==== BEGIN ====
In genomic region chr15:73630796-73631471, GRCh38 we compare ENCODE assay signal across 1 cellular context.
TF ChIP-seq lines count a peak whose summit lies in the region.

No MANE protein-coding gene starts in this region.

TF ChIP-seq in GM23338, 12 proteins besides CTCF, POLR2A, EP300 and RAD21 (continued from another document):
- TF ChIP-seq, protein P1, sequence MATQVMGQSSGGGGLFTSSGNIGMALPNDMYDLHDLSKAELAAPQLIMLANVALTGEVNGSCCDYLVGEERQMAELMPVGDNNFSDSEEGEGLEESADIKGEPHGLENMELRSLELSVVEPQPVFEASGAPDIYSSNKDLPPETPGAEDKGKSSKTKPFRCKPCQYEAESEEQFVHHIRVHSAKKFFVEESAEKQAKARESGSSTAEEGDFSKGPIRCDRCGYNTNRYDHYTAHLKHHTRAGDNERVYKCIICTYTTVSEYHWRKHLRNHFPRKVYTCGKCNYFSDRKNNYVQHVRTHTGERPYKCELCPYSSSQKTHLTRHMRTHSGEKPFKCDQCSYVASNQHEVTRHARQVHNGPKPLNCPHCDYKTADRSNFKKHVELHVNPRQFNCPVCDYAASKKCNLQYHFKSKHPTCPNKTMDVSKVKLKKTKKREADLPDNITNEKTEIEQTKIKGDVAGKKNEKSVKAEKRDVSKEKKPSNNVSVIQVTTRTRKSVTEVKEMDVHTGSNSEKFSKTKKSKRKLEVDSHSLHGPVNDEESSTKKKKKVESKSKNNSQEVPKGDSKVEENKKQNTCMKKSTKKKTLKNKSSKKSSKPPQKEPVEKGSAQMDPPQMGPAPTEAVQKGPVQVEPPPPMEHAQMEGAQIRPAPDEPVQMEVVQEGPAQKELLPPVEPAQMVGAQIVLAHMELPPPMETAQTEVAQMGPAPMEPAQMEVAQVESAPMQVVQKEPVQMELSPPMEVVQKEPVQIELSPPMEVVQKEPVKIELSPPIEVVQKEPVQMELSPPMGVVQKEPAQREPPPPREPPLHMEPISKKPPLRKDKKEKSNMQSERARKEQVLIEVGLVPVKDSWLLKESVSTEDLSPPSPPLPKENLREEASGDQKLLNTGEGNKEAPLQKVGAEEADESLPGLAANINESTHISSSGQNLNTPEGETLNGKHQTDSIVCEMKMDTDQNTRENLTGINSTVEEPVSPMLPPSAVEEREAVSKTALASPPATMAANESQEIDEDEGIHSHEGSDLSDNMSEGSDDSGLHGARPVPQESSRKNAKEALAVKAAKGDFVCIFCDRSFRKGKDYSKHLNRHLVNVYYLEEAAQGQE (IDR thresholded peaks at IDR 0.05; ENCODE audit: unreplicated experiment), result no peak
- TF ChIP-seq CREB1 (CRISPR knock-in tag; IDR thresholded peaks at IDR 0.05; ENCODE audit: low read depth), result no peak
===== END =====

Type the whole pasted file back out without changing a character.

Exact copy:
In genomic region chr15:73630796-73631471, GRCh38 we compare ENCODE assay signal across 1 cellular context.
TF ChIP-seq lines count a peak whose summit lies in the region.

No MANE protein-coding gene starts in this region.

TF ChIP-seq in GM23338, 12 proteins besides CTCF, POLR2A, EP300 and RAD21 (continued from another document):
- TF ChIP-seq, protein P1, sequence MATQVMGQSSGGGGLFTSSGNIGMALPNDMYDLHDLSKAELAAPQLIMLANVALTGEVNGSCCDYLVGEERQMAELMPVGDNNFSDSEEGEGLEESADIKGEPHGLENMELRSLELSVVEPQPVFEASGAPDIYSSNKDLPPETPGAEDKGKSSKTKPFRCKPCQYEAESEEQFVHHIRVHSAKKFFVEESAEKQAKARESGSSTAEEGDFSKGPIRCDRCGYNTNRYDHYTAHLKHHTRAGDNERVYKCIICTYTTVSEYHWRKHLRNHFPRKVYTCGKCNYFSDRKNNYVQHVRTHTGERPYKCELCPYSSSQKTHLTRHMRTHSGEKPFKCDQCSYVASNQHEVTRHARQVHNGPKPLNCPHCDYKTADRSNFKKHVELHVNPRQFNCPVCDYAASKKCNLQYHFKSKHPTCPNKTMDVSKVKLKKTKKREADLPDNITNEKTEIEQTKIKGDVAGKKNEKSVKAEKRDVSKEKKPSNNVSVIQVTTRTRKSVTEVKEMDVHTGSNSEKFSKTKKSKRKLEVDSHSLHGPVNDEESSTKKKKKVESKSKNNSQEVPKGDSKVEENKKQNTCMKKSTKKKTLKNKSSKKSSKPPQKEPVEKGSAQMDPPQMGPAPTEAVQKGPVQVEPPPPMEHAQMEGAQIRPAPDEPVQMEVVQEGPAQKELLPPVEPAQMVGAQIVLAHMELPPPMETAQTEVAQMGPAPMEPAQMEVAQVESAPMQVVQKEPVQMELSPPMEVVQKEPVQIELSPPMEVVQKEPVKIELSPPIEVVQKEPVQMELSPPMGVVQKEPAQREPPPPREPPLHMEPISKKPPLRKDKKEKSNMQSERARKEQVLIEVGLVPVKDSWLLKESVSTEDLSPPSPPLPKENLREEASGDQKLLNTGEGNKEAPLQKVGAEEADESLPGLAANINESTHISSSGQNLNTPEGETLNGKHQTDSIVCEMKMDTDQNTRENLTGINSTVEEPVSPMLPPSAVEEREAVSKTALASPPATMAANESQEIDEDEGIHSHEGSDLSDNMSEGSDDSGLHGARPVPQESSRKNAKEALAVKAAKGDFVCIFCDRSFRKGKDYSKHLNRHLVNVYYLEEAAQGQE (IDR thresholded peaks at IDR 0.05; ENCODE audit: unreplicated experiment), result no peak
- TF ChIP-seq CREB1 (CRISPR knock-in tag; IDR thresholded peaks at IDR 0.05; ENCODE audit: low read depth), result no peak